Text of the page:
Had coffee with a friend who was disappointed at the wedding photos of her daughter's wedding. She liked none of them. The photographer told her that they can have all the photos he took in a CD. Sound familiar? She then went on to say that none of the photos were purposefully done and all the photographer did was snap, snap, snap. Interesting for her to use the word "purposeful." This was not the first time we encountered such a situation. A client was wondering why we have a limit to the photos we give in our packages whether headshots, portraits, orweddings.
Snaps are done everyday. Most of us with smartphones have snapped away. Let's face it - we will accidentally snap a great photo from time to time, post it online and get many likes for it. Getting something right by accident versus having a deliberate process to achieve a purpose for an image are two different things. When we do, say, a headshot session, we start with a question in our mind: What is the purpose of this image? That purpose will drive our manner of approach, direction, and lighting to name a few. Snapping away and hoping for the best will not achieve the purpose.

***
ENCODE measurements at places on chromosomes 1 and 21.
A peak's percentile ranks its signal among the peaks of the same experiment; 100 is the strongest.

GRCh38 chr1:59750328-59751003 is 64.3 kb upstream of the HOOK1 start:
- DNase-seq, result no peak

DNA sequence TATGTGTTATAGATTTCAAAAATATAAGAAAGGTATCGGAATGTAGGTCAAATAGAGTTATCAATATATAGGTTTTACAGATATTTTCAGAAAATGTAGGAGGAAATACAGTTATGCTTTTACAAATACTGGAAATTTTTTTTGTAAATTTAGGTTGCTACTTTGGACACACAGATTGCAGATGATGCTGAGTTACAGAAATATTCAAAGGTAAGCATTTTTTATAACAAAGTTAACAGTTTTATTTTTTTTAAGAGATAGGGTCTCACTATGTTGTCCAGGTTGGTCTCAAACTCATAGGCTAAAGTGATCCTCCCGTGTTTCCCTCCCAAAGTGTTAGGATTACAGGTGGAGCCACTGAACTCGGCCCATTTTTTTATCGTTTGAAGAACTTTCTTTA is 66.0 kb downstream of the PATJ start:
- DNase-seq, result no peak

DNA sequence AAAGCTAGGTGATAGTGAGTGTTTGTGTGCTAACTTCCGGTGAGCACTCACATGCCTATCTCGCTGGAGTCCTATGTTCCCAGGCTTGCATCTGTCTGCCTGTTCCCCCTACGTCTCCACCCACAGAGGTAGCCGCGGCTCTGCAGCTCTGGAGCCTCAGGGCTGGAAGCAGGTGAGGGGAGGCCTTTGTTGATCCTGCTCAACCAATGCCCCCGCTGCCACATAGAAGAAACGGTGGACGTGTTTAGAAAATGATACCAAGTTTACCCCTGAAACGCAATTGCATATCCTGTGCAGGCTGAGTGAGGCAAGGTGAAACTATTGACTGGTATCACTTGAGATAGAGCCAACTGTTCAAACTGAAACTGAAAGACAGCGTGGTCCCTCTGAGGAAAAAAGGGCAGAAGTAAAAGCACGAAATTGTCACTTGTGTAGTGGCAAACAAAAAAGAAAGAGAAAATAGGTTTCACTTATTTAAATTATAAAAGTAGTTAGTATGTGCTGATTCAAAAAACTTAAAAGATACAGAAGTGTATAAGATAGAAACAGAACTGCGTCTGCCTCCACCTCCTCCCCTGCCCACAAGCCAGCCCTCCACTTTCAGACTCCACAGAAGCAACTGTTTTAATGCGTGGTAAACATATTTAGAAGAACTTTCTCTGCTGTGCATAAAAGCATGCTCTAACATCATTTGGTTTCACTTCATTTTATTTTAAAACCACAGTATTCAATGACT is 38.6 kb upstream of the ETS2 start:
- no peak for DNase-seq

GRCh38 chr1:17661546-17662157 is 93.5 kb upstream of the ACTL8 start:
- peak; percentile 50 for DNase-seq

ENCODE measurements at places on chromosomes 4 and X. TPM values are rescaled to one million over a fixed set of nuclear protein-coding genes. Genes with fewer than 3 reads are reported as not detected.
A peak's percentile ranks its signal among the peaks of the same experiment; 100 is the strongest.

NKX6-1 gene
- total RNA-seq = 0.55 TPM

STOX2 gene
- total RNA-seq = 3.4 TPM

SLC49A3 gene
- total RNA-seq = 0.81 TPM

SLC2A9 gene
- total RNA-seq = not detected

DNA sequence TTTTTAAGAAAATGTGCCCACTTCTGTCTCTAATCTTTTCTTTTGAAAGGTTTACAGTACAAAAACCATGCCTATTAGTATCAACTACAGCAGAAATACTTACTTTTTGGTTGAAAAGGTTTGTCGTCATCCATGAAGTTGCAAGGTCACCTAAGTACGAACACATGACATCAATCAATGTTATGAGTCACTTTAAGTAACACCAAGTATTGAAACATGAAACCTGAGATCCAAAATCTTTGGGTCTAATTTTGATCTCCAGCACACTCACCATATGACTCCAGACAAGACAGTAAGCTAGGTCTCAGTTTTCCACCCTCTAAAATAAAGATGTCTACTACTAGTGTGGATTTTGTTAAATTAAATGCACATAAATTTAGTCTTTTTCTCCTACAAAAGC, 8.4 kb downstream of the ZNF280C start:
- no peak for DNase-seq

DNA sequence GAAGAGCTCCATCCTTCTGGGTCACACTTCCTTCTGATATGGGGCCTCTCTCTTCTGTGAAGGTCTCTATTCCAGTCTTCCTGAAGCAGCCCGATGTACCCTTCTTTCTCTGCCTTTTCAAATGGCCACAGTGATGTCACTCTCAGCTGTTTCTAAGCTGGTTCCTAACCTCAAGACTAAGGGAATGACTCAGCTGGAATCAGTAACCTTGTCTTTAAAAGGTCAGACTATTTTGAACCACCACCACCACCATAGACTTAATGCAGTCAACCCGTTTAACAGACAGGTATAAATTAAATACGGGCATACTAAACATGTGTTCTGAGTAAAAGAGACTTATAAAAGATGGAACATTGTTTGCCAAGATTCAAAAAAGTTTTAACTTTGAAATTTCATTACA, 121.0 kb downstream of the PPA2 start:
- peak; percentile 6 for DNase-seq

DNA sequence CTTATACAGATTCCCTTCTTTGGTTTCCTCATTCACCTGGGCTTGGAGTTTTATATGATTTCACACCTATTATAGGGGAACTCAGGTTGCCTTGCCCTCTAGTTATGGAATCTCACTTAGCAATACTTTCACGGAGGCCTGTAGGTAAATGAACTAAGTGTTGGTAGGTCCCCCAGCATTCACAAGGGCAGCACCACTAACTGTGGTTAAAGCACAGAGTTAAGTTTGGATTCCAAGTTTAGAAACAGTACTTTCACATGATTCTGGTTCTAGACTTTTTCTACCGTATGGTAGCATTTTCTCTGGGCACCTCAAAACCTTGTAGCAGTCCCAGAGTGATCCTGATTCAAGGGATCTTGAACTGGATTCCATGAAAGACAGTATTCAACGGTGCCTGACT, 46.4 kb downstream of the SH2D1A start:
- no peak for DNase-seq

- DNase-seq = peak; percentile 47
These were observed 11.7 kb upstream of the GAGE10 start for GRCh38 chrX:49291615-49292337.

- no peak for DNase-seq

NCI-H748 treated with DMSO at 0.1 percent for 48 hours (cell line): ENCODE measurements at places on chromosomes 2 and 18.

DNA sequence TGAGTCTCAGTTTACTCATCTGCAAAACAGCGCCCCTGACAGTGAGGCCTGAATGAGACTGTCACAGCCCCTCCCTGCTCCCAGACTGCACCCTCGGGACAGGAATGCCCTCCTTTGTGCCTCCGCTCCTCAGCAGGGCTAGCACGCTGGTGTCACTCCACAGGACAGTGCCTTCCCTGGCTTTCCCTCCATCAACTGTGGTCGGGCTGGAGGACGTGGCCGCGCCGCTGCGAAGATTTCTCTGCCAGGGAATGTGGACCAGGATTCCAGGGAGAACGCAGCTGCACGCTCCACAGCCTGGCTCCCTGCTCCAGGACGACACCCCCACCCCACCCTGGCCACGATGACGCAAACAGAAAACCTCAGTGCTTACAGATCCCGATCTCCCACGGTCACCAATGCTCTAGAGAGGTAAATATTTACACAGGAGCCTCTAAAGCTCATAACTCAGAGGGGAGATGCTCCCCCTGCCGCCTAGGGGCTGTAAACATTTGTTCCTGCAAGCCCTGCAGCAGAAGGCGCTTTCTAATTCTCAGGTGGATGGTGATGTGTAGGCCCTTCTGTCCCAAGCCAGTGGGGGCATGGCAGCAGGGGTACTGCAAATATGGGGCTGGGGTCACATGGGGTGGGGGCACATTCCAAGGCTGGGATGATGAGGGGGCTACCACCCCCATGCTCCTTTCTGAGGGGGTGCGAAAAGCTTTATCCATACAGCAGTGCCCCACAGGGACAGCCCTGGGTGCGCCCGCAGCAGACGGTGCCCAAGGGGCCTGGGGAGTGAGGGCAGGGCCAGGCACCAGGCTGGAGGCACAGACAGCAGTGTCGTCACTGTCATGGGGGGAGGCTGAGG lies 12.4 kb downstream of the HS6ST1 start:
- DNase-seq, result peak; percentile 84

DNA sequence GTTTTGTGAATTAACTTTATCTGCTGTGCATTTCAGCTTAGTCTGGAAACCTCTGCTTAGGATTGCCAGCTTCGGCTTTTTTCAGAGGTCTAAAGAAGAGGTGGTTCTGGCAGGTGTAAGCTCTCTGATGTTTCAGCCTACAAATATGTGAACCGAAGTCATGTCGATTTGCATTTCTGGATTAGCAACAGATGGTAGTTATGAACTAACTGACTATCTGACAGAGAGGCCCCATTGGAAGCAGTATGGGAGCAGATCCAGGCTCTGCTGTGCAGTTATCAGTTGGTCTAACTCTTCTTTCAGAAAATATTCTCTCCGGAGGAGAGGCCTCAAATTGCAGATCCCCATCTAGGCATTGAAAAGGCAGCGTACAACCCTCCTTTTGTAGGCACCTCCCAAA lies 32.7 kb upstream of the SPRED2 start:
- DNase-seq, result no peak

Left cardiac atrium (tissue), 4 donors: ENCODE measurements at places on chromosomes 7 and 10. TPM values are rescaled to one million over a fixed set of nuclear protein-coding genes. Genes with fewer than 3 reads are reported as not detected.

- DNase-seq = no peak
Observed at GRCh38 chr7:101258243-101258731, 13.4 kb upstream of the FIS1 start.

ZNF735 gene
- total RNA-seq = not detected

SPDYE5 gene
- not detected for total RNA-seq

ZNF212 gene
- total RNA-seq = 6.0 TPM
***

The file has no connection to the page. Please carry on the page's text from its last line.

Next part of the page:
To illustrate, the image below was taken from our blog on the anatomy of an engaging headshot. It shows some of the shots we took to get to the shot that served our client's purpose. His purpose was to show his personality - confident, trustworthy and approachable.
Did we get to the final shot in a second? No. Why? Because most people do take time to warm up in front of the camera. If we did not wait for our client to warm up, we would not have gotten the image that achieved his purpose. We always go back to the purpose of the image when we review the shots we took during the session.
Nowadays, I tell our clients to be wary of photographers who will give them all the images they take in a session. It may be that they won't work hard to get the images that matter most to them.